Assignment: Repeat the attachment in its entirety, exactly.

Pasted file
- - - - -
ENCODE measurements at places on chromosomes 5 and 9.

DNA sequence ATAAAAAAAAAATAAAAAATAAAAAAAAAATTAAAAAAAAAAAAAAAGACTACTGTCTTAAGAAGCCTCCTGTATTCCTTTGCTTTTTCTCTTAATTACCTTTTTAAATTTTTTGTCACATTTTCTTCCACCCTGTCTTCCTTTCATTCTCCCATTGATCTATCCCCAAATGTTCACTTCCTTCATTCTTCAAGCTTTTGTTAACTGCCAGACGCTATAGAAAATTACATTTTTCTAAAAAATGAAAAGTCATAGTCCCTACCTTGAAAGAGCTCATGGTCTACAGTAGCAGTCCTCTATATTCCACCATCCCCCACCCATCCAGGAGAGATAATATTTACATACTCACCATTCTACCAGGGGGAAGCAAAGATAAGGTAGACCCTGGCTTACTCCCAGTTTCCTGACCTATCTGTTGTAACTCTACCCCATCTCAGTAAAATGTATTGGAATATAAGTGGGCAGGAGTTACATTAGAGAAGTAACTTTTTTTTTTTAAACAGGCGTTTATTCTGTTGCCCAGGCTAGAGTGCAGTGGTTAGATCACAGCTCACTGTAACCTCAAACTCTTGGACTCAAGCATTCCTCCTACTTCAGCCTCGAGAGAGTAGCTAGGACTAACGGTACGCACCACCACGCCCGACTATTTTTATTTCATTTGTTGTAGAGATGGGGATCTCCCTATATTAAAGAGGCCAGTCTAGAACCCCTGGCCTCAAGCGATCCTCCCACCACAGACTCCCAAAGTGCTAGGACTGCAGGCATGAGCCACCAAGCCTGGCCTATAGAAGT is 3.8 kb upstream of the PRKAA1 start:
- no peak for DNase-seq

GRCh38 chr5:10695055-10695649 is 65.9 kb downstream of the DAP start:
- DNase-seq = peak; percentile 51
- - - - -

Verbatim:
ENCODE measurements at places on chromosomes 5 and 9.

DNA sequence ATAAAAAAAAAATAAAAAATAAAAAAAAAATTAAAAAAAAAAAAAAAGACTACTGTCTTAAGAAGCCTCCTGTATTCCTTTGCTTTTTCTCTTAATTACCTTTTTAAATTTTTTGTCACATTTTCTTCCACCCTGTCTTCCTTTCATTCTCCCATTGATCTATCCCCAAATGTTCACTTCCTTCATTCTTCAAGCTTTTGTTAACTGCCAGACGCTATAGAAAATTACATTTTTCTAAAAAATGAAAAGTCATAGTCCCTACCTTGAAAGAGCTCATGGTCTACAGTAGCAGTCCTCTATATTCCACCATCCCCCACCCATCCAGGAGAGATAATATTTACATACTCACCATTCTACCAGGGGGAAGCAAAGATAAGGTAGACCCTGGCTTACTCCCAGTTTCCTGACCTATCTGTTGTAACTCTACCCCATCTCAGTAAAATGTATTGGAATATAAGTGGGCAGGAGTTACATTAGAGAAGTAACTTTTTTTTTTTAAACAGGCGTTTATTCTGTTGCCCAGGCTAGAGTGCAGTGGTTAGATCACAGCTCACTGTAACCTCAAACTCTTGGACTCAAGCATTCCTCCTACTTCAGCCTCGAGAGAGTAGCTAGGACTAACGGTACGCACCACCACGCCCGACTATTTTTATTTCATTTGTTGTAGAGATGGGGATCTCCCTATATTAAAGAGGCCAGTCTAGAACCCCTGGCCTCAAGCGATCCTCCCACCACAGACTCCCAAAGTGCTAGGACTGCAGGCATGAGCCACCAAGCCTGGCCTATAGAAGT is 3.8 kb upstream of the PRKAA1 start:
- no peak for DNase-seq

GRCh38 chr5:10695055-10695649 is 65.9 kb downstream of the DAP start:
- DNase-seq = peak; percentile 51